At the Heart of It All: Anatomy and Function of the Heart

© 2019 Visible Body

Heart

Rotate the 3D model to see how the heart's valves control blood flow between heart chambers and blood flow out of the heart.

iTunesGoogle Play

Blood flow through the chambers and valves of the heart

The heart is a hollow, muscular organ that pumps oxygenated blood throughout the body and deoxygenated blood to the lungs. This key circulatory system structure is comprised of four chambers. One chamber on the right receives blood with waste (from the body) and another chamber pumps it out toward the lungs where the waste is exhaled. One chamber on the left receives oxygen-rich blood from the lungs and another pumps that nutrient-rich blood into the body. Two valves control blood flow within the heart’s chambers, and two valves control blood flow out of the heart.

1. The Heart Wall Is Composed of Three Layers

A cross section of the heart wall

The muscular wall of the heart has three layers. The outermost layer is the epicardium (or visceral pericardium). The epicardium covers the heart, wraps around the roots of the great blood vessels, and adheres the heart wall to a protective sac. The middle layer is the myocardium. This strong muscle tissue powers the heart’s pumping action. The innermost layer, the endocardium, lines the interior structures of the heart.

2. The Atria Are the Heart’s Entryways for Blood

The atria pump blood into the heart

The left atrium and right atrium are the two upper chambers of the heart. The left atrium receives oxygenated blood from the lungs. The right atrium receives deoxygenated blood returning from other parts of the body. Valves connect the atria to the ventricles, the lower chambers. Each atrium empties into the corresponding ventricle below.

3. Each Heart Beat Is a Squeeze of Two Chambers Called Ventricles

The left and right ventricles pump blood out of the heart

The ventricles are the two lower chambers of the heart. Blood empties into each ventricle from the atrium above, and then shoots out to where it needs to go. The right ventricle receives deoxygenated blood from the right atrium, then pumps the blood along to the lungs to get oxygen. The left ventricle receives oxygenated blood from the left atrium, then sends it on to the aorta. The aorta branches into the systemic arterial network that supplies all of the body.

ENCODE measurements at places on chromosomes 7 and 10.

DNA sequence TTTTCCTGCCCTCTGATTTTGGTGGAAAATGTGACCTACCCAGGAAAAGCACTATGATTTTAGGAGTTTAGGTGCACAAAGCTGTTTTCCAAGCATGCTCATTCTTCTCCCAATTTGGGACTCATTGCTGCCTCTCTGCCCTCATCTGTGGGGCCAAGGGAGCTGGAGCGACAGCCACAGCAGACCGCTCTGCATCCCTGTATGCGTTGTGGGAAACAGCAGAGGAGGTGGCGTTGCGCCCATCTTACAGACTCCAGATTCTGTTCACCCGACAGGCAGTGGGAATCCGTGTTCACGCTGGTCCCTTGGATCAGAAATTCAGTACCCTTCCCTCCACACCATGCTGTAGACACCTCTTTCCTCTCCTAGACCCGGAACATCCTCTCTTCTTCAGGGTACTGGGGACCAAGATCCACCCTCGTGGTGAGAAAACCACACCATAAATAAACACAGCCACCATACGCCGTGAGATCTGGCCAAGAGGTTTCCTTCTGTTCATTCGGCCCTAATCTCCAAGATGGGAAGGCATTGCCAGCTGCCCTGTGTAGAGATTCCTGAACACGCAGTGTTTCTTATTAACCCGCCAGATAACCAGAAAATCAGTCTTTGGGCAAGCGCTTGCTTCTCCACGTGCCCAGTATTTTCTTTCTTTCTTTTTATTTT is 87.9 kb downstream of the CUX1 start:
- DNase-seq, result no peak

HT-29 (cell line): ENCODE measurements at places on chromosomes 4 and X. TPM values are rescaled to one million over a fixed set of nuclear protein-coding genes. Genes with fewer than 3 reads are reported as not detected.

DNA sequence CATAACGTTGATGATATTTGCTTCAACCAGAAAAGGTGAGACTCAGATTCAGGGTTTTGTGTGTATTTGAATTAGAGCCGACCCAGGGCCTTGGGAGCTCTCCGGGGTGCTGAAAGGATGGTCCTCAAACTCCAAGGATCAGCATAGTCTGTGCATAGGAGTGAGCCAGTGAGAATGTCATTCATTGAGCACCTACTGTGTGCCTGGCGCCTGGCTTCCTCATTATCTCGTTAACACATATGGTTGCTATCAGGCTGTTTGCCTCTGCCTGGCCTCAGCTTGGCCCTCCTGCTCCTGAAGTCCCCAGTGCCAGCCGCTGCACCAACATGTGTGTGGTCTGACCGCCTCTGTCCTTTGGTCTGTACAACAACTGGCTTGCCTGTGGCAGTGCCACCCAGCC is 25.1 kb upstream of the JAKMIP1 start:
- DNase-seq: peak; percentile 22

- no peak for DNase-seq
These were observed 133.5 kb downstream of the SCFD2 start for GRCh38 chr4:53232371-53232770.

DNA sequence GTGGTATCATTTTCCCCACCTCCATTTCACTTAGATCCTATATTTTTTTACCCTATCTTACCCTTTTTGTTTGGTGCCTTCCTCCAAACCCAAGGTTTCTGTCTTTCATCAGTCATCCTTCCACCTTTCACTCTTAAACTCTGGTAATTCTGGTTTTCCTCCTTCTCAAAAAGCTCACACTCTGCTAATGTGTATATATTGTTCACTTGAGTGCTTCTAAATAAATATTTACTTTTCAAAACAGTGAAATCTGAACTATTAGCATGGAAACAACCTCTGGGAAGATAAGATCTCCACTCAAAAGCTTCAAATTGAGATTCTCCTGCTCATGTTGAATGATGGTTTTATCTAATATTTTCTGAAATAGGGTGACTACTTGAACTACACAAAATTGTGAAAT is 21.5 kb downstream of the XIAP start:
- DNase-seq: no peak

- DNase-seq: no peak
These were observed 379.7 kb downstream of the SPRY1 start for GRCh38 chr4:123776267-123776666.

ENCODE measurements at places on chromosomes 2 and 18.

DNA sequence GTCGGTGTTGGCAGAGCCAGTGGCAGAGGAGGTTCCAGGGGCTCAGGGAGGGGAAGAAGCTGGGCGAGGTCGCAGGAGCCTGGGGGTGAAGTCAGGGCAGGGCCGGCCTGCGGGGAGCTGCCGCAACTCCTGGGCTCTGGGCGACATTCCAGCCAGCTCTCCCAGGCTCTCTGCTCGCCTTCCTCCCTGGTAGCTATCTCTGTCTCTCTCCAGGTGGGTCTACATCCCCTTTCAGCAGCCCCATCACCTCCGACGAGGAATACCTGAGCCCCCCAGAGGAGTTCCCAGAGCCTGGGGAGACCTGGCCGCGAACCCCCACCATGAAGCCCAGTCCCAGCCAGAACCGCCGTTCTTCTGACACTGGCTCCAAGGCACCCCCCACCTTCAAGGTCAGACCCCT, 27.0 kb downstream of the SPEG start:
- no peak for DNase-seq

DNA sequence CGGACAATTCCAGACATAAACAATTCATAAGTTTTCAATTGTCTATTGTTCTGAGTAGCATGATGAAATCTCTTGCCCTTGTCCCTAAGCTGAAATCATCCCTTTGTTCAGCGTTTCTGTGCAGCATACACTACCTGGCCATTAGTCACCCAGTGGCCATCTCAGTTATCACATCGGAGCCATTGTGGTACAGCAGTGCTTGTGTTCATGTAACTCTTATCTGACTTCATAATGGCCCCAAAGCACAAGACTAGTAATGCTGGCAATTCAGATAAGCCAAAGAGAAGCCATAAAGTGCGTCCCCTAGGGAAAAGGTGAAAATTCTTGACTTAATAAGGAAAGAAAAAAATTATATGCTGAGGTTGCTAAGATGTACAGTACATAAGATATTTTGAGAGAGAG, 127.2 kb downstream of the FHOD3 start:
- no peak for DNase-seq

4. The Valves Are Like Doors to the Chambers of the Heart

The 4 valves of the human heart

Four valves regulate and support the flow of blood through and out of the heart. The blood can only flow one way—like a car that must always be kept in drive. Each valve is formed by a group of folds, or cusps, that open and close as the heart contracts and dilates. There are two atrioventricular (AV) valves, located between the atrium and the ventricle on either side of the heart: The tricuspid valve on the right has three cusps, the mitral valve on the left has two. The other two valves regulate blood flow out of the heart. The aortic valve manages blood flow from the left ventricle into the aorta. The pulmonary valve manages blood flow out of the right ventricle through the pulmonary trunk into the pulmonary arteries.

5. The Cardiac Cycle Includes All Blood Flow Events the Heart Accomplishes in One Complete Heartbeat

Click to play an animation of the heart through the cardiac cycle

The muscular wall of the heart powers contraction and dilation. Each contraction and relaxation is a heartbeat. Ventricular contractions, called systole, force blood out of the heart through the pulmonary and aortic valves. Diastole occurs when blood flows from the atria to fill the ventricles.

External Sources

View a CT of the chest and a cadaver view of the ascending aorta from Stony Brook University School of Medicine. The Body Online

A description of the heart from the 1918 edition of Gray's Anatomy of the Human Body.